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Experiments of Gandhi in South Africa & Ideology

 Experiments of Gandhi in South Africa & Ideology

  • Mohandas Karamchand Gandhi was born on 2′d Oct 1869 in Kathiawar in Gujarat.
  • His father was a Diwan of the state. Having studied law from London, he had gone to South Africa in relation of case on behalf of his client, Dada Abdullah.
  • In South Africa, he saw the ugly face of racial discrimination and humiliation against the Asians.

The Asians and Africans were put through great hardships & restrictions: 

  • They were denied the right to vote
  • They were made to stay in prescribed locations how so ever insanitary and congested they were
  • They were not allowed to walk on footpath and were not allowed to come out after 9 PM

Gandhi saw that there were three categories of Indians residing in South Africa at that time:

  • Indentured laborers mainly from South India;
  • Businessmen which followed the laborers, mainly Muslim Memons;
  • Indentured laborers whose contracts had expired. Gandhi realized that most of these people were illiterate and required help. He decided to stay back and organize the Indian workers to enable them to fight for their rights.                    Experiments of Gandhi in South Africa & Ideology

Moderate phase of struggle (1894- 1906): 

  • During this phase, Gandhi relied on sending petitions and memorials to Governments in South Africa and Britain hoping that once the authorities are informed regarding the situation, they would take necessary actions to improve the conditions as after all, Indians were British subjects only.
  • To unite different sections of Indians, he set up Natal Indian Congress and started a paper called: Indian Opinion.

Phase of Passive resistance or Satyagraha (1906-1914):

This phase included the strategy change from Gandhi to follow the principles of Civil Disobedience, which Gandhi named Satyagraha.

Following are the campaigns that Gandhi undertook during this period:

1) Satyagraha against Registration certificates (1906)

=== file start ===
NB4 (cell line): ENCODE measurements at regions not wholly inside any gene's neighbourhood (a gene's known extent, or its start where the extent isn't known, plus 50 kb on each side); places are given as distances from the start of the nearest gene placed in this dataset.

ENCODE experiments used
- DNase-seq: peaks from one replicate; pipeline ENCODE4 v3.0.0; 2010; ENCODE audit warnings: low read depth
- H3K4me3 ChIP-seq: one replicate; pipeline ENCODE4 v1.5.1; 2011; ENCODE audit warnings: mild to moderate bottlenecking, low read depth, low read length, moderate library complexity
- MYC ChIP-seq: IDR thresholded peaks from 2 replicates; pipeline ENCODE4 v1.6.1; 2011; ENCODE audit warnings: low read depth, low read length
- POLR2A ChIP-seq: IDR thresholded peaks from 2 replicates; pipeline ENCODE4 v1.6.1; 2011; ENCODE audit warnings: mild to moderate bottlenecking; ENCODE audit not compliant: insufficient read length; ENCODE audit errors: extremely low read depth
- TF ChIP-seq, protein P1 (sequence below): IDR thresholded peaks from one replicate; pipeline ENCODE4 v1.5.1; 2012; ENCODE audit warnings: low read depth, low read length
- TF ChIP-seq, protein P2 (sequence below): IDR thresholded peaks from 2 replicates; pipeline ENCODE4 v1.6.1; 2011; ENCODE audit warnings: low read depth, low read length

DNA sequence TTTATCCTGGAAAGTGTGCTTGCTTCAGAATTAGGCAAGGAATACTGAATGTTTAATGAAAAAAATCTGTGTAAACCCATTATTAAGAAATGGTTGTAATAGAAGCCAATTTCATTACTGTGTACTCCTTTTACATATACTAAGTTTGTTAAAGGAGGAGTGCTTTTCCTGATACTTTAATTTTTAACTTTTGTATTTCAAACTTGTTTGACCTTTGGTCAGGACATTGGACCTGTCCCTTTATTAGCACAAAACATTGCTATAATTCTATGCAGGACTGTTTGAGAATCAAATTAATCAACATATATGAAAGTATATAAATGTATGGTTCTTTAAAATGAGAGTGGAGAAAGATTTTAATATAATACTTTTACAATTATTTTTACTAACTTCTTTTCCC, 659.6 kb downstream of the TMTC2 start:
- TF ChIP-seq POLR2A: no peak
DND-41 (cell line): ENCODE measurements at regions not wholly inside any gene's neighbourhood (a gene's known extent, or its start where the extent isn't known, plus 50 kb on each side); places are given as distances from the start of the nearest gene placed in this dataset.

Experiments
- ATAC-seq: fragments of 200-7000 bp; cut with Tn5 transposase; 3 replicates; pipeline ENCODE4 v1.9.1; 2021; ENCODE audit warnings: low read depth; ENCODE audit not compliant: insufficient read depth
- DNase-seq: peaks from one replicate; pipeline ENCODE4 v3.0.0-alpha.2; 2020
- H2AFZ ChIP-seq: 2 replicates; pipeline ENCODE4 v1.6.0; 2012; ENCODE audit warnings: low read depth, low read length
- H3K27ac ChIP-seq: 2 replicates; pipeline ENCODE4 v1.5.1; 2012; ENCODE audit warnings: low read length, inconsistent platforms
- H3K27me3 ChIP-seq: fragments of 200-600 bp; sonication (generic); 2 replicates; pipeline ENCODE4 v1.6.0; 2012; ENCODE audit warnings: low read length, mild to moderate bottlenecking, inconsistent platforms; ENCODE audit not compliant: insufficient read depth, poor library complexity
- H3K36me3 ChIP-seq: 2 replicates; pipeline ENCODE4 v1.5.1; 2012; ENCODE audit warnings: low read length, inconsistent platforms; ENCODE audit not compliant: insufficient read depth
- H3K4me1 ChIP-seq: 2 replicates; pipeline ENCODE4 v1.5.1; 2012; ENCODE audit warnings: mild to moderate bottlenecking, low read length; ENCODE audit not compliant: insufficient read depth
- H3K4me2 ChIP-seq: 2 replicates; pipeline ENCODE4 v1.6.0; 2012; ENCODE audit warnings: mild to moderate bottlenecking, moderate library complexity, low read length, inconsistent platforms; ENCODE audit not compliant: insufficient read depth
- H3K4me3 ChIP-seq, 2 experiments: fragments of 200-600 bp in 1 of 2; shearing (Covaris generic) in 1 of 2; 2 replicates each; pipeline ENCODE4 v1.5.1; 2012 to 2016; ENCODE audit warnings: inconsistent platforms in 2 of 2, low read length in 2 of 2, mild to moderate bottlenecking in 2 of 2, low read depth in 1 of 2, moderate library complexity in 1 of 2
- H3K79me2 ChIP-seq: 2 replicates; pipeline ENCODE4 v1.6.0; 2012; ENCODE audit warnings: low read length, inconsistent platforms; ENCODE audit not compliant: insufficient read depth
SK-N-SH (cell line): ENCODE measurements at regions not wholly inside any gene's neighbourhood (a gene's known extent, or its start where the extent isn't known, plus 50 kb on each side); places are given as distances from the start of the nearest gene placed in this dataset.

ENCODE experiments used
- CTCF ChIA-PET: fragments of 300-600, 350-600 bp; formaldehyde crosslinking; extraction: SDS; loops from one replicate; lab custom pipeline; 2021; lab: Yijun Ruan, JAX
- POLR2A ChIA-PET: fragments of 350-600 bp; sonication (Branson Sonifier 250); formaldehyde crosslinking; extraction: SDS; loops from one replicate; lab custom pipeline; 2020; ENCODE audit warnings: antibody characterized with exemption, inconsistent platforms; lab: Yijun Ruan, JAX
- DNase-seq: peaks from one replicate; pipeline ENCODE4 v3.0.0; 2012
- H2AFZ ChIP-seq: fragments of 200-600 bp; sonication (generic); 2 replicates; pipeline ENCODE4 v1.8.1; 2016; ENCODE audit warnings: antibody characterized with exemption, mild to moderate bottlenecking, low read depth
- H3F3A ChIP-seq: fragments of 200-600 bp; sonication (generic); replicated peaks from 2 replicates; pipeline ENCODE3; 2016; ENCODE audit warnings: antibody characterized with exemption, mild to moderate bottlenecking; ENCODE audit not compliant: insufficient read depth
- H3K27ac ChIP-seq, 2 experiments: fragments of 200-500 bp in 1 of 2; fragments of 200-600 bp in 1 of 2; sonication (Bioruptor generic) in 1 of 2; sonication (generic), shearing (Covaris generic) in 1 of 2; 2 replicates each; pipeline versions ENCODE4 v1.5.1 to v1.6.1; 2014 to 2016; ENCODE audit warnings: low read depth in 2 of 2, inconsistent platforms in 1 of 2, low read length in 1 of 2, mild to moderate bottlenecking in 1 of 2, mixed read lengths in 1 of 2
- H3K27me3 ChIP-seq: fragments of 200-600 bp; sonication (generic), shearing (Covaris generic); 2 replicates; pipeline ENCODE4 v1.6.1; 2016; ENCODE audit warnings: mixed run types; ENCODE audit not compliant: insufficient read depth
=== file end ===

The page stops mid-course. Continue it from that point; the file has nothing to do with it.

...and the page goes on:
• Government introduced a law requiring each Indian to carry a registration card signifying that they are subjects of British Empire.
  • Gandhi opposed this discriminatory law. He formed Passive Resistance Association to conduct the campaign.
  • Government jailed Gandhi and others who refused to carry the card.                                      Experiments of Gandhi in South Africa & Ideology
  • Later Government used deceit to make them sign the registration cards which was opposed by Gandhi and others later by burning the cards publicly.

2) Campaign against restrictions on Indian Migration

  • The earlier campaign was widened to include the protest against the new legislation imposing restrictions on Indian migration.
  • The Indians defied this law by crossing one province to another and refusing to produce licenses. Many of these Indians were jailed.

3) Setting up of Tolstoy Farm

  • Tolstoy farm was meant to house the families of the satyagrahis to give them a way to sustain themselves.

4) Campaign against Poll Tax and Invalidation of Indian Marriages

  • A poll tax of three pounds was imposed on all ex-indentured Indians. This amount was too much as most of the Indians earned less than 10 shillings in a month. This widened the participation in the campaign.
  • The campaign was further fuelled by the Supreme Court order that all marriages except with the Christian rites and registered by the registrar of marriages are invalid.
  • By this, Hindu, Muslim, Parsi marriages were illegal and the children born out of such marriages are illegitimate.
  • The Indians treated this as an insult to their women and even this ensured the participation of many women into the campaign.
  • Indians protested by crossing Natal into Transvaal. Government held these people in Jail. The miners and plantation workers went on strike. In India, Gokhale toured the whole country to create support for the struggle by Indians in South Africa.                                Experiments of Gandhi in South Africa & Ideology
  • Even, Lord Hardinge, the then Viceroy also condemned the repression and called for an impartial enquiry.
  • Eventually through negotiations involving- Gandhi, Lord Hardinge, C.F. Andrews and General Smuts, an agreement was reached through which Government conceded to most Indian demands relating to poll tax, registration certificates and marriages solemnized according to Indian rights, and promised to deal with the issue of Indian migration in a sympathetic manner.


Modern History

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